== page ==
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Advising the small business client.

Advising the Small Business Client

Sharon's Cakery began operation on October 1, 1988, in the garage of Sharon Green. The business specializes in delivery of homemade cakes for weddings and special occasions. Due to the increased number of customers, Sharon is considering moving to a vacant office building and devoting full time to the business. Sharon is currently employed at Gold's Cafe as a waitress where she makes $20,000 a year.

Sharon has estimated the following costs of opening the new business:
Purchase of new oven $ 7,500
Purchase of delivery truck $ 18,000
Purchase of furnishings $ 12,000
Monthly rent $ 1,500
Wages of employees $ 5.50/hour
Insurance $ 500/year
Local advertising $ 600/month
Additional business licenses $ 300/year


Sharon plans to move the existing equipment from her garage to the new business. The existing equipment has an original cost of $15,000 and accumulated depreciation of $3,000. Straightline depreciation is used to depreciate all plant and equipment.

The situation described above is taken from a text book on management and cost accounting, an area of accounting which most practitioners carefully avoid. However, the circumstances as described are not unlike everyday problems of the typical small business client. To help these clients, it is necessary to understand various types of costs and how they relate to the planning and operation of a business.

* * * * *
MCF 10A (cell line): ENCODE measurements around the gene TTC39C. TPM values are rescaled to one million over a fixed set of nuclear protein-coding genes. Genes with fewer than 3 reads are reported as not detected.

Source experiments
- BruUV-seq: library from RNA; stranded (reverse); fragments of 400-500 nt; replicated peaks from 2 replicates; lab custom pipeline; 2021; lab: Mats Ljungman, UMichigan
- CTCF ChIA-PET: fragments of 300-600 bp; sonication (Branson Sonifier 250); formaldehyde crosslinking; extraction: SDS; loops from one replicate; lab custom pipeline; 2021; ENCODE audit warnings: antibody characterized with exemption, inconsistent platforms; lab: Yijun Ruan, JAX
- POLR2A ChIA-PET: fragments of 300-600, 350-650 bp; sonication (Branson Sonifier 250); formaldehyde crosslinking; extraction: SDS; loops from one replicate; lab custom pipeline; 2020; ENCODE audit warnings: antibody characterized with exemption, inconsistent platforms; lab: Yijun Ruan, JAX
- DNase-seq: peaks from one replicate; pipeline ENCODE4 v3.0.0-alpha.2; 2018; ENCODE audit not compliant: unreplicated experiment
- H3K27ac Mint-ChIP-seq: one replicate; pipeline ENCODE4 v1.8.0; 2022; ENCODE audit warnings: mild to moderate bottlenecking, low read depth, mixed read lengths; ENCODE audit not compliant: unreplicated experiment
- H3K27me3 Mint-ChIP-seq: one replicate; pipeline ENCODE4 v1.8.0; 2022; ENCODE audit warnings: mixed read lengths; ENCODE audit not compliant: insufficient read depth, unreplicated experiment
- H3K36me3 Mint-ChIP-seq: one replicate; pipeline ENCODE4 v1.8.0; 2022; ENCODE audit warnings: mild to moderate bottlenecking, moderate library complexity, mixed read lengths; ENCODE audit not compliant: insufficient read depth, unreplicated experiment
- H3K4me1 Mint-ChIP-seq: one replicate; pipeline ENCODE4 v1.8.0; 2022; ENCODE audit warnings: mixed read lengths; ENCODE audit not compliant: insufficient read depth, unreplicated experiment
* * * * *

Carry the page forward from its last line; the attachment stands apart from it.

One of Sharon's first considerations is just what will be the cost of expanding her business. In technical terms she is looking at "differential" or "incremental" costs. A differential cost is the difference in cost from one course of action compared to an alternative course. Upon review of the type of costs, Sharon may decide against the venture or she may be able to reduce or eliminate some expenses, for instance the purchase of the delivery truck.

Taking a second look at these costs, Sharon realizes that some costs are fixed and some are variable. Fixed costs remain constant even though the level of activity changes. Variable costs increase or decrease in total dollar amount as the level of activity increases or decreases. Sales must cover both types of costs. If she understands how to apply these costs, Sharon can determine what her break-even point will be, how much she will have to sell to reach that point, and what it will take to become profitable.

Are all these costs essential? Can Sharon eliminate any non-essential costs? A cost that is not essential to short-term operations is called a discretionary cost. If, however, Sharon wants her business to continue to expand over the long term, she may need to reconsider these costs at a later date.

Two other costs to consider are opportunity costs and sunk costs.

An opportunity cost is the amount of income lost when one alternative is chosen over another. Opportunity costs do not involve actual disbursements, but the loss of income must be considered.

Sunk costs are costs which have already occurred and cannot be reversed. Sunk costs are usually excluded from decision-making since no change will be made based on these costs.

Using the definitions presented in the article and the facts in the case above, can you complete the textbook problem on managerial accounting? Answers next month.

Instructions: Classify each of the preceding costs of opening the new business, using the following categories:

Variable costs

Fixed costs

Differential costs

Discretionary costs

Opportunity costs

Sunk costs

Note: Some costs may be classified into more than one category.
COPYRIGHT 1990 National Society of Public Accountants
No portion of this article can be reproduced without the express written permission from the copyright holder.
Copyright 1990 Gale, Cengage Learning. All rights reserved.

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Title Annotation:accountants
Author:Schwartz, Marlyn A.
Publication:The National Public Accountant
Article Type:column
Date:Oct 1, 1990
Words:579
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